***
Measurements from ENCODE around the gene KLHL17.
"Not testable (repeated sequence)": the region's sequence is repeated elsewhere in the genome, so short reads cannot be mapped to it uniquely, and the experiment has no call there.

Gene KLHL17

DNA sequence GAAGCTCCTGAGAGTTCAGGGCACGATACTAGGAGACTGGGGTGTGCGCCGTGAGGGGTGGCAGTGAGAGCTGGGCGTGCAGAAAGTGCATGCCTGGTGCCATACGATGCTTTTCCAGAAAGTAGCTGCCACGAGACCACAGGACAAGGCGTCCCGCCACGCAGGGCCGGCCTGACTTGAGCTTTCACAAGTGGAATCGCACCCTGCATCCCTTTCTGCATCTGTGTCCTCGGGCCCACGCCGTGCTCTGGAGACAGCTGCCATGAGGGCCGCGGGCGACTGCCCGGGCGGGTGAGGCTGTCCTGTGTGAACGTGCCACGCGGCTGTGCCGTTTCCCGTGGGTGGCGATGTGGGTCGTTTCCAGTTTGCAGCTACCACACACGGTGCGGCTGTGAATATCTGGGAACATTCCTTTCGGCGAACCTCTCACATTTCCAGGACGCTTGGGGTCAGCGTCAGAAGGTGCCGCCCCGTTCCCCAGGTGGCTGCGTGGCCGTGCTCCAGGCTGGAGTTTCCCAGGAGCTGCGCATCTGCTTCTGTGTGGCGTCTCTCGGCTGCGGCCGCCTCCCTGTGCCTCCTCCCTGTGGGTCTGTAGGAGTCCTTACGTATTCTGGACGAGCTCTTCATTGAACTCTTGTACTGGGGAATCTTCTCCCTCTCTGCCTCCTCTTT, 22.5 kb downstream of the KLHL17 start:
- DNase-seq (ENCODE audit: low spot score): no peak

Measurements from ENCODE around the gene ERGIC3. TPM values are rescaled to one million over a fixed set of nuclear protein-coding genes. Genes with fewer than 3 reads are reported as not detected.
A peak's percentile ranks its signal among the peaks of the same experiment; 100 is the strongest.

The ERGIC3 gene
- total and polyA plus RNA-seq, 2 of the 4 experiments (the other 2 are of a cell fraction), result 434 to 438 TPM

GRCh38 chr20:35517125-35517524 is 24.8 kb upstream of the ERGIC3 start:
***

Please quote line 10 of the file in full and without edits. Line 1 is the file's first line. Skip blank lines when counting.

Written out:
GRCh38 chr20:35517125-35517524 is 24.8 kb upstream of the ERGIC3 start: